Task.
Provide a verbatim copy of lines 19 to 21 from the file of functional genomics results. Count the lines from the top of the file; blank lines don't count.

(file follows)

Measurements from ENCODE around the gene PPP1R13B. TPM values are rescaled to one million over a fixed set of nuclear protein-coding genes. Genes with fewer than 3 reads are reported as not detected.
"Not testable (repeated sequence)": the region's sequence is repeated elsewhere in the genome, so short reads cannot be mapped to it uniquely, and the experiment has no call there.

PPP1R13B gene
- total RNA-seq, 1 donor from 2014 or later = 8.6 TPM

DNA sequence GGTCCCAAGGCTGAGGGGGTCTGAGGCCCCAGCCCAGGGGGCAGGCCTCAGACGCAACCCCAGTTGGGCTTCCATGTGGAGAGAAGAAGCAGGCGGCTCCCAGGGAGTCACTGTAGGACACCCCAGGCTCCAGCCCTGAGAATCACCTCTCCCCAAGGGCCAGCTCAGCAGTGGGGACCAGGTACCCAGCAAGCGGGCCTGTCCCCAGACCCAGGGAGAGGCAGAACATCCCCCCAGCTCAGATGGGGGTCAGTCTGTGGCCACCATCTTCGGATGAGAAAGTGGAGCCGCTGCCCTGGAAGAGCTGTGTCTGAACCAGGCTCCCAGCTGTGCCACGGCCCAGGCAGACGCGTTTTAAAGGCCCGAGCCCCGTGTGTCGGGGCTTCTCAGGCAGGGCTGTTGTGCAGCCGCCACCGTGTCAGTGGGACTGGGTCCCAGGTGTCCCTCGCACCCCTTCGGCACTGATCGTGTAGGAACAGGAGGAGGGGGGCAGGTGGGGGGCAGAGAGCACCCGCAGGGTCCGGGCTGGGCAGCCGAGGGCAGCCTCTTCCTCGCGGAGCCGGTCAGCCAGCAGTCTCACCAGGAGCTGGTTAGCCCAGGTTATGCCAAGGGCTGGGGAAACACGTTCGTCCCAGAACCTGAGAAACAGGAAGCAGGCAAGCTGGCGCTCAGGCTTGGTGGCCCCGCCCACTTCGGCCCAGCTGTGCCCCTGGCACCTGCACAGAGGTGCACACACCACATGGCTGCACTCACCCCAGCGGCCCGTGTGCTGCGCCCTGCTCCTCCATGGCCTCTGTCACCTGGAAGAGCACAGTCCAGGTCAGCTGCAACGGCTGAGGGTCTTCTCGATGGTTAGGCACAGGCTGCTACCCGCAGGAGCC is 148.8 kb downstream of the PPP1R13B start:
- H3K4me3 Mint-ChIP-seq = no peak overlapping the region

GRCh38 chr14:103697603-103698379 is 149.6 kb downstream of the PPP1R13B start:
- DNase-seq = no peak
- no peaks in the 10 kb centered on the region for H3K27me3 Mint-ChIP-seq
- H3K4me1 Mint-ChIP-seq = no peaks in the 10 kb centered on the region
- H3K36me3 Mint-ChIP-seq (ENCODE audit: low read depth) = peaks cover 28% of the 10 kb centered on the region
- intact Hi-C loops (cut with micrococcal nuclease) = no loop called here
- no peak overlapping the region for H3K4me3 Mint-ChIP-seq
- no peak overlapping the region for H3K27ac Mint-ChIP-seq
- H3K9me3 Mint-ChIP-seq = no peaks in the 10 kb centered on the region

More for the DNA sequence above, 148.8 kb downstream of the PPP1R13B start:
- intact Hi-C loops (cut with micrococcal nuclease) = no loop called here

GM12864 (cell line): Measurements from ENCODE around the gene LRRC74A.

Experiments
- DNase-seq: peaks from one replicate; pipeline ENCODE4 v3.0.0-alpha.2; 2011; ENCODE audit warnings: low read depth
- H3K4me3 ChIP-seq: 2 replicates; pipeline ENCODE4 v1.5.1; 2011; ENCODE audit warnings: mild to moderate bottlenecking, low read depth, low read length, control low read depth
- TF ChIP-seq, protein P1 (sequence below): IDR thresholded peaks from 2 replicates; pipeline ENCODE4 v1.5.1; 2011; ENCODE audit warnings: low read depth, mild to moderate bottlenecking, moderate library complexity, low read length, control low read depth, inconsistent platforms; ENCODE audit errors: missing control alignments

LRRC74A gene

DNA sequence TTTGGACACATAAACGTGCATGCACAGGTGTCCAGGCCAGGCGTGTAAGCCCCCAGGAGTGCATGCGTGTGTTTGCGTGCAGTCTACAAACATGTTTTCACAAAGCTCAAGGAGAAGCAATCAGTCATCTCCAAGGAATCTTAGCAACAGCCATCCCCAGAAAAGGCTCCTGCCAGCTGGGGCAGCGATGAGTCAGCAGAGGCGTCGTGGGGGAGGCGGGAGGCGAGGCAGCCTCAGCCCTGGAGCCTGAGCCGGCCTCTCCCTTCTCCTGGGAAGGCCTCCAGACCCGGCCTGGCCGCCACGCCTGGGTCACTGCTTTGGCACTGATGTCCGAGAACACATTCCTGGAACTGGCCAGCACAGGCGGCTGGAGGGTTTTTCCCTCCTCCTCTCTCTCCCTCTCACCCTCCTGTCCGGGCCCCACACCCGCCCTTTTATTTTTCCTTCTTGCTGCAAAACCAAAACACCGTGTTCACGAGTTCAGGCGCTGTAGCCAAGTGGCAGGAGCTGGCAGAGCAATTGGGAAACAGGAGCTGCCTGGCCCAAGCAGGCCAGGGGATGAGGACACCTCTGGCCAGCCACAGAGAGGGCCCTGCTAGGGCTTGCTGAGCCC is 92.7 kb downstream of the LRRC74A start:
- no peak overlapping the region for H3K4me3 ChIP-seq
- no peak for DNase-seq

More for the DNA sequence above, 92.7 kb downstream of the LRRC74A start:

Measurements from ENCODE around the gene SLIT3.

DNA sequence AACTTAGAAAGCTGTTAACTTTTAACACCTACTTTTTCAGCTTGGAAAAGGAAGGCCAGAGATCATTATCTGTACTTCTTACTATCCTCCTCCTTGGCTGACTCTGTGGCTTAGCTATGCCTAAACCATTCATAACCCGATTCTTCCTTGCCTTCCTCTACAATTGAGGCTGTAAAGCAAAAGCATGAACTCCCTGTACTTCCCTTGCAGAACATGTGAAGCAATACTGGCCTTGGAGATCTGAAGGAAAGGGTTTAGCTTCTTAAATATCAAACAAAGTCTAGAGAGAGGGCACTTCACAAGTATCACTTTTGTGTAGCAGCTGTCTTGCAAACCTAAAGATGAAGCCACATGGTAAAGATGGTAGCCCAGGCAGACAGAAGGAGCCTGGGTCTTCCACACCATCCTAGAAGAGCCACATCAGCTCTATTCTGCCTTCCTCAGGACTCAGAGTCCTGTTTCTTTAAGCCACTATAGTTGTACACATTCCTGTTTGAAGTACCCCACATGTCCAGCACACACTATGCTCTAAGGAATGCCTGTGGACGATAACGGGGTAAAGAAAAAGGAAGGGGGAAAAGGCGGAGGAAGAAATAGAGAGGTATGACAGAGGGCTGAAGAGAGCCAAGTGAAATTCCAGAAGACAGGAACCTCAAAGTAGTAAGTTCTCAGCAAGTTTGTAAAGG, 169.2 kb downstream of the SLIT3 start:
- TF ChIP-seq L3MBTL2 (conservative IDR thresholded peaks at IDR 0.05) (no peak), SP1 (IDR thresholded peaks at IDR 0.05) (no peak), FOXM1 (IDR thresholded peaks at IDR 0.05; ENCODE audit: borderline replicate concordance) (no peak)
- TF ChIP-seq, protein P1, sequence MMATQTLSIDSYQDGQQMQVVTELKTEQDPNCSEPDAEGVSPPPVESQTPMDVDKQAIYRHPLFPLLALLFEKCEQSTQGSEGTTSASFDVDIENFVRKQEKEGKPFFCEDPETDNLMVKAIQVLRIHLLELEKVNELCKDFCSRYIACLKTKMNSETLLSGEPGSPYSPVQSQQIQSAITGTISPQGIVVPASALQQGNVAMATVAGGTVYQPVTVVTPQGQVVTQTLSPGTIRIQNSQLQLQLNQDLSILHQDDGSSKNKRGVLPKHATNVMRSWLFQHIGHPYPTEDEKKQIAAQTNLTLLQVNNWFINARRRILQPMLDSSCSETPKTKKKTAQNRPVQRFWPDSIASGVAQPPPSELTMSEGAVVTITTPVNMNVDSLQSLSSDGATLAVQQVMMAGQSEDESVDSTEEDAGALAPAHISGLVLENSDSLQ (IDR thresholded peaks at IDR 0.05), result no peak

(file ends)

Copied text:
Experiments
- DNase-seq: peaks from one replicate; pipeline ENCODE4 v3.0.0-alpha.2; 2011; ENCODE audit warnings: low read depth
- H3K4me3 ChIP-seq: 2 replicates; pipeline ENCODE4 v1.5.1; 2011; ENCODE audit warnings: mild to moderate bottlenecking, low read depth, low read length, control low read depth